There is nothing close to sexual equity accounts of animal self-pleasure, but that doesn’t necessarily mean downstairs DJing is an overwhelmingly male pastime for most non-human species. Perhaps it’s just more obvious when the males do it. After all, an elephant hard-on is even harder to miss than Thor’s, while female pleasure can be more discrete. (Side-note too good to miss. That video featured an ad for “top 10 toys for boys” below). Socially ingrained biases may also have led to people not recognizing acts of female masturbation, or to accounts being suppressed, like the penguin tales.  

Reasons Why

The old joke runs: “Why does a dog lick his balls?... Because he can”. Not the peak of wit perhaps, but it may highlight a truth many biologists have missed.

Over-zealous followers frequently take Darwin to an extreme and seek an evolutionary advantage to explain every behavior, but often activities can also be fairly neutral side effects of other evolutionary processes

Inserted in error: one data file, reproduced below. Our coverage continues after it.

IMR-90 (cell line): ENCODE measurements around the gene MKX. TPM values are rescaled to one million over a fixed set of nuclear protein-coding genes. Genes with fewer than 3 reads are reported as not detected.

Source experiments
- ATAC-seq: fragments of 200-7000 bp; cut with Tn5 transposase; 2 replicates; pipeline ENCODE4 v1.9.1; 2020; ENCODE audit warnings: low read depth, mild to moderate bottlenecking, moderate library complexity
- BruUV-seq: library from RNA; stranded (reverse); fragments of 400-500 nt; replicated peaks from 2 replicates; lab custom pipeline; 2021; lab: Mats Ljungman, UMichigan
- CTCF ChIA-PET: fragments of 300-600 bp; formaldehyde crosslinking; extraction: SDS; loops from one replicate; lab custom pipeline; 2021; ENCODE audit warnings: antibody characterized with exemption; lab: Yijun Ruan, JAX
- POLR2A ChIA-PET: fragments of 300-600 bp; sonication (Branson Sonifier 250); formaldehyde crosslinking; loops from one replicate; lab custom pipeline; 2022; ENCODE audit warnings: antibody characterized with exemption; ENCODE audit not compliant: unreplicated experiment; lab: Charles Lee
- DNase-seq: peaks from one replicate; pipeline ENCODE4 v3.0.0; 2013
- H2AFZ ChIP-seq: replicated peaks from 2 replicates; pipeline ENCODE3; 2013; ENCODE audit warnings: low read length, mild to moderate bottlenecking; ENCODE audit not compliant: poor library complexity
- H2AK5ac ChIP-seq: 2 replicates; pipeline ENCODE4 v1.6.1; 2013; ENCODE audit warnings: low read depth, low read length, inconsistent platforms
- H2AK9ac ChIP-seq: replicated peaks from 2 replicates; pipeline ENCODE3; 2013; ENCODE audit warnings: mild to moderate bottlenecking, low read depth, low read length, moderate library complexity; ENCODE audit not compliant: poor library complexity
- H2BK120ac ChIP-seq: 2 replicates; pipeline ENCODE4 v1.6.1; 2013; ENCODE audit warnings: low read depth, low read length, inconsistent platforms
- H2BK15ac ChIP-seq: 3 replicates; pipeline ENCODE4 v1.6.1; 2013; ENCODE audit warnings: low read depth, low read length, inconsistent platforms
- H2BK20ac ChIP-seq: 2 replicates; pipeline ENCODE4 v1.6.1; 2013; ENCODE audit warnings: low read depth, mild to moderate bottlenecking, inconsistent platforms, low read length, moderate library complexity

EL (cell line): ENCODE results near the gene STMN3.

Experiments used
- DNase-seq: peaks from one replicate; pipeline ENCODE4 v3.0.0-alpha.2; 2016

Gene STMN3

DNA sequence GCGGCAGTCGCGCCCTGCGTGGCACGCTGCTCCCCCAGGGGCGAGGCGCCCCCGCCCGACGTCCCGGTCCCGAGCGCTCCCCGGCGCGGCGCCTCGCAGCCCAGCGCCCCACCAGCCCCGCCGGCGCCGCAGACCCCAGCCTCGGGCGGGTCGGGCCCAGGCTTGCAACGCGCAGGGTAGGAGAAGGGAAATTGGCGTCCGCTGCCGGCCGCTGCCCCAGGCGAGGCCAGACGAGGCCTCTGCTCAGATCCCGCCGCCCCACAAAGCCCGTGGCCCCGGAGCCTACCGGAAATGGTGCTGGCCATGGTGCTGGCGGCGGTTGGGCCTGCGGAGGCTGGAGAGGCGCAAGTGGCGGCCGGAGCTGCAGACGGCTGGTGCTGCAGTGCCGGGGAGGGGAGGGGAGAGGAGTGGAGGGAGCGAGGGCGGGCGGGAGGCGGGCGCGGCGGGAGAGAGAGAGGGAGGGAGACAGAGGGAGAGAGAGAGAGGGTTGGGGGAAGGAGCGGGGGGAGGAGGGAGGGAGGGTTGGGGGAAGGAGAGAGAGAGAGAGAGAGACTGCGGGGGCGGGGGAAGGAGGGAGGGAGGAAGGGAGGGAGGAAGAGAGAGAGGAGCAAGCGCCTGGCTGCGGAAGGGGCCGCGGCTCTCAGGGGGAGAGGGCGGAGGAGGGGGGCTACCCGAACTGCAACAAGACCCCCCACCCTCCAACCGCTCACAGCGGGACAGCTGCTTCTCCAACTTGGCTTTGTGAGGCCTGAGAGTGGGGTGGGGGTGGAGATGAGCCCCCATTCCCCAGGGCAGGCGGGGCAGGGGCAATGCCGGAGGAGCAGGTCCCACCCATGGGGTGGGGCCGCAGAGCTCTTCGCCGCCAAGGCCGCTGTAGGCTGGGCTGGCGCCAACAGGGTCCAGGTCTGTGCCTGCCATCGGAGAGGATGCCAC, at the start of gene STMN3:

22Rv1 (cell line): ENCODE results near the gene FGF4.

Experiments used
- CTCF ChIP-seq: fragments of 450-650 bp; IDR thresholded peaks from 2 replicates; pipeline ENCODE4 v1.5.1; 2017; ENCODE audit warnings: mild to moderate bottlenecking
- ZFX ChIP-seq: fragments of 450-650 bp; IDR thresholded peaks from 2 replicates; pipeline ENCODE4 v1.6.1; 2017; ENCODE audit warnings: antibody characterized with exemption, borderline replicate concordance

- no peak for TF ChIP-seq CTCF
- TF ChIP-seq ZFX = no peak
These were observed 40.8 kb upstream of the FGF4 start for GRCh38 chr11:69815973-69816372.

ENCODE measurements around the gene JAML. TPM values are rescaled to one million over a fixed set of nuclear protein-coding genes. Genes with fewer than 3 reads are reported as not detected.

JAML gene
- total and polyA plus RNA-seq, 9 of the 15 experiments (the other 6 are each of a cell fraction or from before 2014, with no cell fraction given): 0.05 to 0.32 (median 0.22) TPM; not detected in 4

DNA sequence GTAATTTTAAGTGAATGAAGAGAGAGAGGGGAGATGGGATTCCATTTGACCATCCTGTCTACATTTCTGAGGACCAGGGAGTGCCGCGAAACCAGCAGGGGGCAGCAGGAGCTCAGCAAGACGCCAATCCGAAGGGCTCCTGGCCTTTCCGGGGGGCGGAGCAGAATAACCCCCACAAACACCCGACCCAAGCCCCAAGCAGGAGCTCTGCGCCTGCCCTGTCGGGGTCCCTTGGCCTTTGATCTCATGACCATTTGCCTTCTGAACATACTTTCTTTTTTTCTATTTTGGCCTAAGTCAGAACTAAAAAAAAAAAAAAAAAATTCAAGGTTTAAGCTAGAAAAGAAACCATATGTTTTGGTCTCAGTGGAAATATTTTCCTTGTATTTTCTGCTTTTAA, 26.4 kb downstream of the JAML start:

For example, by flushing out old sperm male squirrels may ensure the load they transfer to the next female is fresh. There are even claims the process reduces the transmission of STIs. On the other hand, evolution has done a very good job of making sex pleasurable for most of those who participate in it. If a consequence of that is that other forms of genital stimulation feel good as well, and animals partake when no suitable mate is available, we shouldn’t really be surprised.